Son Of The Black Sword – Snippet 44

Son Of The Black Sword – Snippet 44

Chapter 21


“Excellent,” Ashok told Jagdish. “You almost hit me. Good work.”

The risaldar stumbled away, one hand pressed to his bruised ribs. He caught himself on the prison wall and held himself there, trying to catch his breath. If they’d been using real blades, Jagdish would be dead, and they both knew it. “That was good?” he gasped.

“Well…Better.” Ashok respected Jagdish. Ratul had taught them there were two types who could become great swordsmen, tigers and hounds. Tigers were naturally gifted, fast, graceful, and everything came easily to them, but tigers were proud, so were resistant to learning. Hounds were not born lucky, but they simply would not quit, and they just kept grunting along until the job was done. Jagdish was a hound. It was too bad Vadal hadn’t obligated him, because he would’ve made a good Protector. Jagdish’s skills had improved greatly over the last few months they’d been training together, and if he’d done this well during their knife fight Ashok might have gotten injured.

Jagdish pushed himself off the wall, lifted his shirt, and grimaced at the spreading bruise. “Damn! That hurts.”

“My swordmaster told me it has to hurt, or you can’t learn.” Ratul may have lost his mind and descended into the madness of religious fervor, but he had been an excellent teacher before that — among the best there had ever been. “A balance must be struck between severe injury — which makes you unable to train further — and the tag and slap games those who play at combat mistake for training. So, as my master used to ask, is it squirting blood or is a bone sticking out?”


“Then we can continue.”

“If it wasn’t for this bum leg, I could take you,” Jagdish lied. They both knew his leg was completely healed at this point, and besides, Ashok routinely defeated everyone, so it wasn’t like Jagdish needed an excuse. “At this rate, by the time I’m ready to retire and you’re about to die of old age, I’ll be ready to duel you.”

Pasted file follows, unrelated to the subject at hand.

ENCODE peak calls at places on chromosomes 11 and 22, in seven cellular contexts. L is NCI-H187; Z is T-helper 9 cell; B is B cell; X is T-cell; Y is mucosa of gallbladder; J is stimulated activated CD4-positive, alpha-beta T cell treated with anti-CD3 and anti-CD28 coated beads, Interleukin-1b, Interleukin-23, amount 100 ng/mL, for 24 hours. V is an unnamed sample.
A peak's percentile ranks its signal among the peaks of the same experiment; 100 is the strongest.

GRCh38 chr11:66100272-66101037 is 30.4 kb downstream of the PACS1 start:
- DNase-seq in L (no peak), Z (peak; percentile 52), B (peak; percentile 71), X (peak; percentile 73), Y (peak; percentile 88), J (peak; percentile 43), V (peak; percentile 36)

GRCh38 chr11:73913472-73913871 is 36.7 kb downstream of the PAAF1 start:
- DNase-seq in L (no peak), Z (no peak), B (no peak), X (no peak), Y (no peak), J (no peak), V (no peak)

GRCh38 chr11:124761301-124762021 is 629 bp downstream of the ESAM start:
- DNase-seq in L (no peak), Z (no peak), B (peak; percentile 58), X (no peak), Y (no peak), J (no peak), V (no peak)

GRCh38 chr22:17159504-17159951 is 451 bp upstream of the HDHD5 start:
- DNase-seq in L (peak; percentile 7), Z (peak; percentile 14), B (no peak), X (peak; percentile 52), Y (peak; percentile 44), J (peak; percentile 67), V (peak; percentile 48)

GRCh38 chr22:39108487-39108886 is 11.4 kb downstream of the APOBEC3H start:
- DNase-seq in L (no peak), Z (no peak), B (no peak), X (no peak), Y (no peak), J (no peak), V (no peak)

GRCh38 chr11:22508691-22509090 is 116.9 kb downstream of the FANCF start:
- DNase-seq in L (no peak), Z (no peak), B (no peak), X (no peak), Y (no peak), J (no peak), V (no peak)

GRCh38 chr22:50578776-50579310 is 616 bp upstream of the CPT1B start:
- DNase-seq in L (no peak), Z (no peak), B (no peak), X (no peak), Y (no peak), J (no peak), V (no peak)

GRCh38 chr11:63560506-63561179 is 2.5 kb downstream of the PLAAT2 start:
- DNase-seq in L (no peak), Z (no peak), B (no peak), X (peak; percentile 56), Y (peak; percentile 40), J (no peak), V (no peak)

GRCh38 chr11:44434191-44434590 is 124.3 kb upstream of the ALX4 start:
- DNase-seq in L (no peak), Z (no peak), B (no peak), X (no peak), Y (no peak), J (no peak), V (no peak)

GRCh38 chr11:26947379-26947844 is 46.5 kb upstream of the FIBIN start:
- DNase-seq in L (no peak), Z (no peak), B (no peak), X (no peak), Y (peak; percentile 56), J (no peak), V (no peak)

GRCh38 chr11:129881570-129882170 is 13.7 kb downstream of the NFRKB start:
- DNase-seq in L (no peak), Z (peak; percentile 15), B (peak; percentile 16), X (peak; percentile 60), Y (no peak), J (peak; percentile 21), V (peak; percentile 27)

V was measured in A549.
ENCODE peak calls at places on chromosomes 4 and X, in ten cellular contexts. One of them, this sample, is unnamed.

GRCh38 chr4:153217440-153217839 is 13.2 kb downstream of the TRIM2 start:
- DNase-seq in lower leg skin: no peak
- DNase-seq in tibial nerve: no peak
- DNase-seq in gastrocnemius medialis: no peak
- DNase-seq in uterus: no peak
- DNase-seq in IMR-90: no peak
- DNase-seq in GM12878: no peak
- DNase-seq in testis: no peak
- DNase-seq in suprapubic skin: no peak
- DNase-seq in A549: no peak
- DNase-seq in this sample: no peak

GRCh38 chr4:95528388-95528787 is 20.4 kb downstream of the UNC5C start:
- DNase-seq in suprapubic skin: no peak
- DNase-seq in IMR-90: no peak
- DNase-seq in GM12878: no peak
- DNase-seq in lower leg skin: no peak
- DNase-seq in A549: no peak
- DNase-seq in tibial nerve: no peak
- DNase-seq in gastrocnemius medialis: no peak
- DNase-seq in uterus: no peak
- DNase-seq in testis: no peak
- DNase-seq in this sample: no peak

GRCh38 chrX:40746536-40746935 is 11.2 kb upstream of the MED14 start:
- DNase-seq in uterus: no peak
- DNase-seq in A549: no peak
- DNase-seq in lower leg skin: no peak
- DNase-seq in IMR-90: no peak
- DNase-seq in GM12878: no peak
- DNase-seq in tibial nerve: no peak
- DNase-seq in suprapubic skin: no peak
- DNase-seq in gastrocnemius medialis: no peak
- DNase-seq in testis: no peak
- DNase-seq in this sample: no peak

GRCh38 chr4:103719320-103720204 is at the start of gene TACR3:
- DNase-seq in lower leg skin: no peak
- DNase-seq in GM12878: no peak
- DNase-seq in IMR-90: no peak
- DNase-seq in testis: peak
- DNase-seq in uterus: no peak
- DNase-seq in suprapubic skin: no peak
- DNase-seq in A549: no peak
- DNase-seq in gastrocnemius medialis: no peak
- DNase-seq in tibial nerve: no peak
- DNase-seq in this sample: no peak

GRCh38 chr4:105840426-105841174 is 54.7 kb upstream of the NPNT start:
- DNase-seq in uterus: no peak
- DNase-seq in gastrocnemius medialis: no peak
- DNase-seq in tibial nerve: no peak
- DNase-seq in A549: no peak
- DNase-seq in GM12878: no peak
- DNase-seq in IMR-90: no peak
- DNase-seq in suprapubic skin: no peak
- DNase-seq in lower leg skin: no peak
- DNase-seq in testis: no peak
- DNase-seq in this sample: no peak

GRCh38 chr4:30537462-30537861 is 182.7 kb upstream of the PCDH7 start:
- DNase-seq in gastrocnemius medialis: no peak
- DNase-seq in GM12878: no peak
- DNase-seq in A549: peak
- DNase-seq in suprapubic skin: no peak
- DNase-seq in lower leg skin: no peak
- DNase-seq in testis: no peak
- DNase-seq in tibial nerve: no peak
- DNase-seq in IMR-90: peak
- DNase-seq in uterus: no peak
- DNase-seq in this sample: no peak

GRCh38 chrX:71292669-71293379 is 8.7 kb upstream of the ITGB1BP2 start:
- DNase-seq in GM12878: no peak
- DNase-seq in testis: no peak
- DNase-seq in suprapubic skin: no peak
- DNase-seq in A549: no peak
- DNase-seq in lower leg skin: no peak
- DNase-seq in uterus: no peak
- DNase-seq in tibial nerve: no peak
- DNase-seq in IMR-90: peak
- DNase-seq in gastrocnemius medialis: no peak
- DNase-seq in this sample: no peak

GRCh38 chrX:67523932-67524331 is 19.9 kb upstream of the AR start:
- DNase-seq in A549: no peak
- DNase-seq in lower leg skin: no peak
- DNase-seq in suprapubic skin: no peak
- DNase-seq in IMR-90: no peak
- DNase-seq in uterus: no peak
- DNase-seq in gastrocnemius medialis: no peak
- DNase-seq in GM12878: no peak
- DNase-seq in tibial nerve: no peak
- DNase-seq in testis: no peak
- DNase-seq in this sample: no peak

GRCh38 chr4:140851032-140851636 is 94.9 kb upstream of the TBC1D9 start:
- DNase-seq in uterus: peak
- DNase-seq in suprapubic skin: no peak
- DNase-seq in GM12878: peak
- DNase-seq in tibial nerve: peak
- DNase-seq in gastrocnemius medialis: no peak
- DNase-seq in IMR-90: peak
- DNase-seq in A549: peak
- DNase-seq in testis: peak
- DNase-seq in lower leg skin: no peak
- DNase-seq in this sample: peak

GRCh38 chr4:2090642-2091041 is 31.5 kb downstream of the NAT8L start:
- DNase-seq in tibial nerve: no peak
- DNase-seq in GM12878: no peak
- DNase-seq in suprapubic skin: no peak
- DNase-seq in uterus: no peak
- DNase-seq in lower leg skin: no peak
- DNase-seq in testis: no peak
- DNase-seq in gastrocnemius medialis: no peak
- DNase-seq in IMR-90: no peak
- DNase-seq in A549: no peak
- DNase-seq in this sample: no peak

“Keep winding your little clock, but I don’t think time will save you. The judges may move like snails, but they’re not that slow.” It had been fall when he’d faced Bidaya, and winter was just starting. He’d been imprisoned here for over a year now. Even by Capitol standards, he must have given the judges something interesting to argue about. “Justice isn’t swift, but it is by definition, correct. My corpse will be decorating the Inquisitor’s Dome long before either of us can grow old.”

Jagdish picked his wooden sword out of the dirt. “Then I’d better work harder.”

“A wise answer.”

“How in the ocean’s name are you this good? I’ve trained my whole life.”

Ashok shrugged. Fighting had always come easily to him. “Strike your opponent while avoiding their strikes. Hit them before they hit you. If they put something in your way, move it, then hit them. They’re easier to hit if you knock them down first. There is no showmanship, no flash, only hitting and not being hit. Don’t make it complicated.”

“Yes, yes, I got the fundamental philosophy the first hundred times you said it, but I was the best in my class, from the house with the greatest warrior tradition in Lok, and this is ridiculous. All of the legends about Protectors are true!”

“Warriors train to fight other warriors. Protectors fight everything.” That was only part of it, but he’d made a solemn vow to never speak of the Heart of the Mountain. The truth of it was, ever since touching the Heart, the movements of regular fighters seemed sluggish in comparison. It wasn’t fair, but anyone who got into fair fights could expect to lose half the time.

“It’s like you know what I’m going to do before I do it, every single time!”

“I don’t have to have Angruvadal in my hand to feel its influence. Every fight it has ever experienced, I’ve experienced. It makes you predictable.”